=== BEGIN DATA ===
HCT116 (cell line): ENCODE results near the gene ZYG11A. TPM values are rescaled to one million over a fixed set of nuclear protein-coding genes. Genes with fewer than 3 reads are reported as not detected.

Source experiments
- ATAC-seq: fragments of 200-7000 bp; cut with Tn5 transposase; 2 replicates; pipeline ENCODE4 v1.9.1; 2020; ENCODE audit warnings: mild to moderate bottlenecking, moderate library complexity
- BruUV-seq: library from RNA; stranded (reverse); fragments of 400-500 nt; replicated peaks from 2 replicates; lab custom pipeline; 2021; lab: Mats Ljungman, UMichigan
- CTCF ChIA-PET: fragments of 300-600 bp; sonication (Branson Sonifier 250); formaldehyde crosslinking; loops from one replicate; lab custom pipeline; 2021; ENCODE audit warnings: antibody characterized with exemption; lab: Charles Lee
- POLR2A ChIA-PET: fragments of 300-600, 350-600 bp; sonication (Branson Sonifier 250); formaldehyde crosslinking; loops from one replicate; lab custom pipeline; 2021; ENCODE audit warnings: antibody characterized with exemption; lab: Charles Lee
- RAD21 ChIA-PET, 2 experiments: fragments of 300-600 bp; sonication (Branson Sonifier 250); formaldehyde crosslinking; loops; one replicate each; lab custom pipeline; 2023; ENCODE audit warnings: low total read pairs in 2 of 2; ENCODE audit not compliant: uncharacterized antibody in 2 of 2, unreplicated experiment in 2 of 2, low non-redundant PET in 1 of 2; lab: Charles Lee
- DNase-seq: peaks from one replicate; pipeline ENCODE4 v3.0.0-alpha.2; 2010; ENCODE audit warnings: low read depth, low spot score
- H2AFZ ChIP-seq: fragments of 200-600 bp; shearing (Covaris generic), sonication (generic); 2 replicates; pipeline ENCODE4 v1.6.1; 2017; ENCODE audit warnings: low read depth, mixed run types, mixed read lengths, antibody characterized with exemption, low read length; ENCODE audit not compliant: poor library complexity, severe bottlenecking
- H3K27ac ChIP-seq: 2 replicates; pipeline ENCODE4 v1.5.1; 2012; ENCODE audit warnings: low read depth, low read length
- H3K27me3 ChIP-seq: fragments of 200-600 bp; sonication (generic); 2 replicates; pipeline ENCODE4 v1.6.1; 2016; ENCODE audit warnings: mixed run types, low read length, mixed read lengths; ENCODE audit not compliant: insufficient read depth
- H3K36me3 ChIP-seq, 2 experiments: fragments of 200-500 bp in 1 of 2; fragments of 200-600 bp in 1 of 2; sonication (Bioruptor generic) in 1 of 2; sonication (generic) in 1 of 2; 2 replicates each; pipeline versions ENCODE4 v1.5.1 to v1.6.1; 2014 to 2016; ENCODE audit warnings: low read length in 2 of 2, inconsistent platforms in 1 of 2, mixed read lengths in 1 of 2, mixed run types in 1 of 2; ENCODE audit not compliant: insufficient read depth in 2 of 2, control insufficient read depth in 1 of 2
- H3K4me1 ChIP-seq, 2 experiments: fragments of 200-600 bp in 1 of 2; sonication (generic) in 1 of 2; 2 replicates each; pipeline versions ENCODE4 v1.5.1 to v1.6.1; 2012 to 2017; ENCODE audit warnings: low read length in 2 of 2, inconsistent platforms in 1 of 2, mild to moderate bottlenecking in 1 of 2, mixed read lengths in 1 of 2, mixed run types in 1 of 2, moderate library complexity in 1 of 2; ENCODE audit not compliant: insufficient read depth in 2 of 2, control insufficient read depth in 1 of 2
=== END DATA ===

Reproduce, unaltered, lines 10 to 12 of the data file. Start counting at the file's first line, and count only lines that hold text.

- H3K27ac ChIP-seq: 2 replicates; pipeline ENCODE4 v1.5.1; 2012; ENCODE audit warnings: low read depth, low read length
- H3K27me3 ChIP-seq: fragments of 200-600 bp; sonication (generic); 2 replicates; pipeline ENCODE4 v1.6.1; 2016; ENCODE audit warnings: mixed run types, low read length, mixed read lengths; ENCODE audit not compliant: insufficient read depth
- H3K36me3 ChIP-seq, 2 experiments: fragments of 200-500 bp in 1 of 2; fragments of 200-600 bp in 1 of 2; sonication (Bioruptor generic) in 1 of 2; sonication (generic) in 1 of 2; 2 replicates each; pipeline versions ENCODE4 v1.5.1 to v1.6.1; 2014 to 2016; ENCODE audit warnings: low read length in 2 of 2, inconsistent platforms in 1 of 2, mixed read lengths in 1 of 2, mixed run types in 1 of 2; ENCODE audit not compliant: insufficient read depth in 2 of 2, control insufficient read depth in 1 of 2